The Meditations came out in 1641, then a new edition in 1642. It is not the Meditations as you know it. The book came out in this edition, it's 383 pages long. That's the second edition. It had what you read, what you call the Meditations, six meditations followed by a series of objections by Mersenne, collected them from his friends.
Arnauld has a series of objections, Gassendi a series of objections, Hobbes a series of objections. Two priests have a series of objections. And Descartes replies to those. And on my count, there's at least as much good philosophy in the objections and replies as there is in the Meditations themselves.
So I'll pass this around, we now thanks to Steve Gaukroger, well actually this is Cottingham, I'm sorry. We now have an edition that's halfway reasonable, the whole thing. In fact, before I go on, I can't resist entertaining you with a thought. Some of you don't know Dan Dennett that well but surely you know his writings enough that you'll be able to appreciate this.
A few years ago, Dan and I decided to do a course together in which we read the entire corpus of Descartes, not the letters but the entire corpus of Descartes. And for the first two-thirds of it, I'm defending Descartes. And Dan is just furious at the thought that this clown is a philosopher.
I'm particularly defending what he has to say about mine, which Dan you can easily picture is not gonna like. Then we get to the Principia. And Dan turns into this extremely strong defense of speculative philosophy, and I'm of course attacking it vehemently. And the course just flipped. Descartes goes from a hero to one and a bad guy to the other.
We just flip when we get to speculative philosophy, actually speculative science. And those who know Dennett's work, know he has no reluctance to engage speculative science.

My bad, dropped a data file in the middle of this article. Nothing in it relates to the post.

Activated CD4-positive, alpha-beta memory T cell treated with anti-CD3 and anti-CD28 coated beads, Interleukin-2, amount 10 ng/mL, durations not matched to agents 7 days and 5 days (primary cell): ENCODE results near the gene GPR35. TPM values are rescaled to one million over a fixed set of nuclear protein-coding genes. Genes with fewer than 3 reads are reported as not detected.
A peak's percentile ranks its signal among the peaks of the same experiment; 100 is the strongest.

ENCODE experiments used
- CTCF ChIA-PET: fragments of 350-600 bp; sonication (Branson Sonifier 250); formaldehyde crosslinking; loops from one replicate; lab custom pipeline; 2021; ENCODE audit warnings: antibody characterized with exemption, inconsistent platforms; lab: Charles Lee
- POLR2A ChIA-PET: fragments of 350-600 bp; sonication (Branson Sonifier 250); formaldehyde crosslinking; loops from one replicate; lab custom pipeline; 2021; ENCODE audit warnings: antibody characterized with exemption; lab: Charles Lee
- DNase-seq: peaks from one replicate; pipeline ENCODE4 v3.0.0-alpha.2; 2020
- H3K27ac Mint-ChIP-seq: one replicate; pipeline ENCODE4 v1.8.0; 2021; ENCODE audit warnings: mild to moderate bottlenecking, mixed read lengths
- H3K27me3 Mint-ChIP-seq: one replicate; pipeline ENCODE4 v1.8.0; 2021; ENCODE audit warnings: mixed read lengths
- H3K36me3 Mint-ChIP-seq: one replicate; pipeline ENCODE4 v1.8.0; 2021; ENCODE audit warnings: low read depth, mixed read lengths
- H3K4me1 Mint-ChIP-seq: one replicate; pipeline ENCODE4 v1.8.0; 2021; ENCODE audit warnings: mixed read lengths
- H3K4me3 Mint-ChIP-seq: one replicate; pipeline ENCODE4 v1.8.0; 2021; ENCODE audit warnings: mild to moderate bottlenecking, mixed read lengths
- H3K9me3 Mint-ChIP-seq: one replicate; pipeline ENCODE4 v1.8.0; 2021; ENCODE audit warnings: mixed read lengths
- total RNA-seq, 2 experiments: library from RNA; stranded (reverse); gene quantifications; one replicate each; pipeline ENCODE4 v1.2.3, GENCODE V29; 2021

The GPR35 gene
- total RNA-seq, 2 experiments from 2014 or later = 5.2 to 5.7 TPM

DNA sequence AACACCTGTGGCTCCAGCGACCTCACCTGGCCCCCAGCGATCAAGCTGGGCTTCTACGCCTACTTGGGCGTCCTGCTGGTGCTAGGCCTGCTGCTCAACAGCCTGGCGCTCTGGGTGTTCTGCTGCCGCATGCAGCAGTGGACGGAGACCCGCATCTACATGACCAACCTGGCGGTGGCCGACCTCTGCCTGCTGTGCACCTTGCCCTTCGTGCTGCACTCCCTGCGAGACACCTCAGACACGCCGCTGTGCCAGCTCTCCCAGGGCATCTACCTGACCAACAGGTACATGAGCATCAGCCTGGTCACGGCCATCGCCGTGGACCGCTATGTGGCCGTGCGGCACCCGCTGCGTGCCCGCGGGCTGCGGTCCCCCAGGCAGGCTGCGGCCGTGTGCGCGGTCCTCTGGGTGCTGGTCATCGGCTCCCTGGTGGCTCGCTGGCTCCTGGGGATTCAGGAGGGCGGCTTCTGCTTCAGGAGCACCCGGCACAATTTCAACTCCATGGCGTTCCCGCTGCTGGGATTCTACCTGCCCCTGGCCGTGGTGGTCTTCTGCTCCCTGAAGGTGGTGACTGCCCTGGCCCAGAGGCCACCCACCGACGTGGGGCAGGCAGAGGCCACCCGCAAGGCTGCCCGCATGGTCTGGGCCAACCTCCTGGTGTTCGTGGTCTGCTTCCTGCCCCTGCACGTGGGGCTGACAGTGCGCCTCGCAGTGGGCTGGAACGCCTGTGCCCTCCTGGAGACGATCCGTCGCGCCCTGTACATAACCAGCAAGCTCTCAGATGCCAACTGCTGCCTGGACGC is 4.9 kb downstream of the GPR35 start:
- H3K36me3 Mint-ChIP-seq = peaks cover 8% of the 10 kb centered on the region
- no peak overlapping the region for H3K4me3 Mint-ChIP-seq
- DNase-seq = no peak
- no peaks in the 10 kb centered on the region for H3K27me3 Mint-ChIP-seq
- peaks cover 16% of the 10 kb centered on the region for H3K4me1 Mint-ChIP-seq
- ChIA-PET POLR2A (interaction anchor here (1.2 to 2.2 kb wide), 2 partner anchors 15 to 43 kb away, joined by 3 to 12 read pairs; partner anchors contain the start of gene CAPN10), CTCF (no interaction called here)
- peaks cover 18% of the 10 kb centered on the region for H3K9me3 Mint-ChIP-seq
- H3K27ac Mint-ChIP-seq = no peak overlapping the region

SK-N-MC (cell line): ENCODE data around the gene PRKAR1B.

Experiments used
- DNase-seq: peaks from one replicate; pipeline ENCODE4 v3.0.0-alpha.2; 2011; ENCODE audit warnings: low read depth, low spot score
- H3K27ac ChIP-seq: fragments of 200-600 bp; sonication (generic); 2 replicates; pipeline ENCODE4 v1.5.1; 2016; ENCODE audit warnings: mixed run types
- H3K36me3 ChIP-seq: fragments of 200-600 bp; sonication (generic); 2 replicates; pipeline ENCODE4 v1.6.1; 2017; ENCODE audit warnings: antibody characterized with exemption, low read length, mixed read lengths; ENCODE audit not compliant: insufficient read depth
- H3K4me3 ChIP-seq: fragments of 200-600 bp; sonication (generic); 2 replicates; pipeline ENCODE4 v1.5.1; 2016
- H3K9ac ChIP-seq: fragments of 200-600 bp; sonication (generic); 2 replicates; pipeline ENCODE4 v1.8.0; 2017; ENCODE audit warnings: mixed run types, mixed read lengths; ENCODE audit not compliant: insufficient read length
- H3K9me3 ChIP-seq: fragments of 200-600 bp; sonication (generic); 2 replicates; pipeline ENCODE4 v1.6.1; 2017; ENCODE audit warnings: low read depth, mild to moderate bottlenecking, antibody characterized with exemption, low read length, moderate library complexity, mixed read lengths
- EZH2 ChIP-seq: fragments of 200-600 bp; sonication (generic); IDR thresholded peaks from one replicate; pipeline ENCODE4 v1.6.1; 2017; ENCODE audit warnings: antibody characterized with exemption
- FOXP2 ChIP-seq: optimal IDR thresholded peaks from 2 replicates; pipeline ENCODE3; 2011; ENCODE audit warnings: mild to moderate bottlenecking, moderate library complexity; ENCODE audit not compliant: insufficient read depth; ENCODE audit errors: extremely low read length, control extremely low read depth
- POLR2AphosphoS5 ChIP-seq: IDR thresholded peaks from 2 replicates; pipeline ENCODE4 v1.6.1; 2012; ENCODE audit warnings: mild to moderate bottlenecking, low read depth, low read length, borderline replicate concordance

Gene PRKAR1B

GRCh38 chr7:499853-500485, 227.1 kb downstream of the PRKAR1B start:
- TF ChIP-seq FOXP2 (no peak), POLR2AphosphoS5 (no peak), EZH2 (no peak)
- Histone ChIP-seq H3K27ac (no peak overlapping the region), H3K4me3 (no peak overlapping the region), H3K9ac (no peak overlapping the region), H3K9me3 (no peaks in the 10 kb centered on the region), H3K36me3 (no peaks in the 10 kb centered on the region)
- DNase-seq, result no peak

And thinks the world of it. At any rate, the Meditations, we read the whole of the Meditations in that. It was the only time I've ever taught the whole of the Meditations.
The Meditations, by the way, came out in Latin, the discourse came out in French. Meditations came out in Latin and was translated into the French. So did the Principia come out in Latin. And the other thing he was working on at the end of his life that I guess was finished was the Passions of the Soul.
He had hoped that religious orders would be very happy with his philosophy in effect substituted in all their schools for Aristotle's. He was very disappointed when they tracked, the church, and that's not the Roman Catholic church. But church in Holland turned against him. He ends up in 1649 being persuaded by through correspondents to go to Sweden or Denmark, Sweden by Queen Christina, and he always had a fairly delicate physiognomy.
So he caught pneumonia there, died at a quite young age, died at age 54 or 53. I don't remember the dates of birth and death. But he lived only from 1596 to 1650. That's his wife. There's not a huge amount of publication, there are a lot of letters.
There's now a rather good edition of his works put out, I think in the 1970s, in fact I know the 1970s by, and again, I'll butcher the pronunciation Adam and Tannery. That's available in French paperbacks. There's just a huge literature on Descartes among philosophers. One of the beautiful things about Descartes from the philosopher's point of view is nobody teaches his Principia.
And I assume it's because they couldn't be able to get any student to take him seriously as a philosopher after they read what he says about science. It's unfortunate in some ways. Because the Principia was the most widely read thing he published in his lifetime and had quite a bit of influence.